Employee of the Month: Lisa Campbell
I spent pretty much the whole of October in Melbourne - the first time I had spent more than a few days in that city. Despite my regular jokes about how defensive Melburnians are about their city - and especially about how good they think their coffee is - I really like it down there, especially as so many of my friends are living there at the moment. My stay was kicked off by the opening night of Hairspray, starring my dear friend Trevor Ashley in a tour-de-force performance.
I also got the chance to get to know most of the rest of the cast when I
gatecrashed was invited on a weekend trip up to Marney McQueen's parents' guesthouse-slash-cricket-oval in the bush, where we had a rollicking good time drinking, barbecuing, drinking, climbing hills, drinking, feeding the cows, drinking, and singing round the campfire.
Doing Britney was so much more fun the second time around (TWSS). The show was just as great - if not better - and the audience reaction was equally ecstatic, but we had none of the venue problems that we'd had in Sydney, and great publicity and word-of-mouth (as well as the reputations of Christie Whelan, Dean Bryant and Mathew Frank in the city) meant we sold out all the performances for three weeks - an amazing achievement for a cabaret show. I've talked about my love for this show in another blog ('Gimme More'), but suffice to say it was an absolute pleasure to watch it every night, and to work with Christie and Mat again (Dean was away in New York rehearsing the Broadway cast of Priscilla) - I can't wait until the next season.
Employee of the Month: Trevor Ashley / Christie Whelan
November was another busy month. We kicked it off with a visit to the Melbourne Cup, where DC sang the anthem. If you ever go, make sure it's with the anthem singer, because we were treated like royalty. We had our own driver on call, VIP access, a security detail, the lot - it was a very fun day, made even better by the presence of friends like Trevor Ashley, Leah Howard, Marney McQueen, Jack Chambers and Michael Queen.
The following week I was off to Wellington, New Zealand with Adam Stuart Williams and a fun bunch of gays to attend the wedding of Chris Parson and Tim Hardie. The weekend was a bit of a blur, but I do know that we had a lot of fun.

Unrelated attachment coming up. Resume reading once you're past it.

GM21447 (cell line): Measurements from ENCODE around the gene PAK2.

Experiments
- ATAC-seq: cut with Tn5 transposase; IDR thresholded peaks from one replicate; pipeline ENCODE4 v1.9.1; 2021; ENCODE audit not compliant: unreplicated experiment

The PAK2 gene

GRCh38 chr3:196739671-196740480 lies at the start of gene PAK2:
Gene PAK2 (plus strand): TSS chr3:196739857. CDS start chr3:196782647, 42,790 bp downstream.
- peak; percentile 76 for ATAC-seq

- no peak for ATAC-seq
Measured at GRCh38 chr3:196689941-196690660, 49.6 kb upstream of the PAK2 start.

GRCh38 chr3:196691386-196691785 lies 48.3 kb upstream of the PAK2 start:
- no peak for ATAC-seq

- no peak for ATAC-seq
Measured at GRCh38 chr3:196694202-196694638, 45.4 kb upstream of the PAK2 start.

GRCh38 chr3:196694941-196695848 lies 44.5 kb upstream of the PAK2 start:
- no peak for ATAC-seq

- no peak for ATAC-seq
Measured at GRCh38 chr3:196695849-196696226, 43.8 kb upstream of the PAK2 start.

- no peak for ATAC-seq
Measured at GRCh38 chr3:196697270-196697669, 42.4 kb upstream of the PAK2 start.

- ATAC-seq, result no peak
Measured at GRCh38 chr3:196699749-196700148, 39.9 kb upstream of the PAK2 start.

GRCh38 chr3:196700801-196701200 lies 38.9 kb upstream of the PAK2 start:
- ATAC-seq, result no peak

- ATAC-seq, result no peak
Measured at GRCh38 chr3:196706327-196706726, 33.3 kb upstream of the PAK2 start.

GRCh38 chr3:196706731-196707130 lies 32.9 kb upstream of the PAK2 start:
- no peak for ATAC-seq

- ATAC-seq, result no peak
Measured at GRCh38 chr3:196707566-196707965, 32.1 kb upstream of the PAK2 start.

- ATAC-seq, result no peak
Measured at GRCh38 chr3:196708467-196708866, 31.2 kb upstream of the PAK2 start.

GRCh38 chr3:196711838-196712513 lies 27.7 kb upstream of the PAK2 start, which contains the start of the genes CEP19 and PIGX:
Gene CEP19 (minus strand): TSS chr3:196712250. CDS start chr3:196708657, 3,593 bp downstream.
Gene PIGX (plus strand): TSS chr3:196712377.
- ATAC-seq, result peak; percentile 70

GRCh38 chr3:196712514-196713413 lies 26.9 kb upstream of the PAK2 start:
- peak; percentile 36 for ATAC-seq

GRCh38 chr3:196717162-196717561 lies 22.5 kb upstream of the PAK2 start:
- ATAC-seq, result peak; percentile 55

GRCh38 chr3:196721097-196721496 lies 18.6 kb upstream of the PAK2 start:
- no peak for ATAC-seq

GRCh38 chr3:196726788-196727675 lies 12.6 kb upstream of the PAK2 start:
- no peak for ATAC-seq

No sooner was I back in the country than it was time to head overseas again - this time to America, where we were mounting a small tour to promote the US release of DC's Broadway album. We went first to LA, a place that all three of us (four if you incude Leo) loathe. Fortunately we were only there for a few days (and two gigs) before heading to New York, where not only did DC play a triumphant run of gigs at Feinstein's, but I also got to catch up with Jillian Eugenios, Kim Smith, Avi Lipski, Mike Malyon (who flew over from London), and many more. Our lives were made incalculably easier by the genius that is Scott Gorenstein, our US publicist. I even had the opportunity to nip down to North Carolina for a few nights to see my sister and her family - including my newborn nephew Harrison.
Then it was back over to San Francisco for one final (very popular, and very fun) gig, before heading back to Australia. I was only away for two weeks in total, and it was nice to be able to come back so quickly to the first flush of summer. I've had my first few visits to the beach for the year, and there really is nothing else like it.
Employee of the Month: Scott Gorenstein / Harrison Procaccini
So that brings us to the final month of the year. I've just popped down to Melbourne again and stayed with my adorable new(ish) friends Jack and Michael. We've had a few DC gigs at The Basement, and a couple more Show Stoppers dates, but professionally things are winding down to a quieter period for the first time since I started working for Luckiest Productions. We're relishing the opportunity to spend some time developing ideas and making some longer-term plans in the new year. And personally, I'm still ecstatically happy to be living in Sydney (to be fair, it's pretty easy to be ecstatically happy in Sydney in the summer), and to be doing the work that I do alongside some of my best friends. I turn 30 next month - we'll see where that year will take me...
Employee of the Month: Jack Chambers & Michael Queen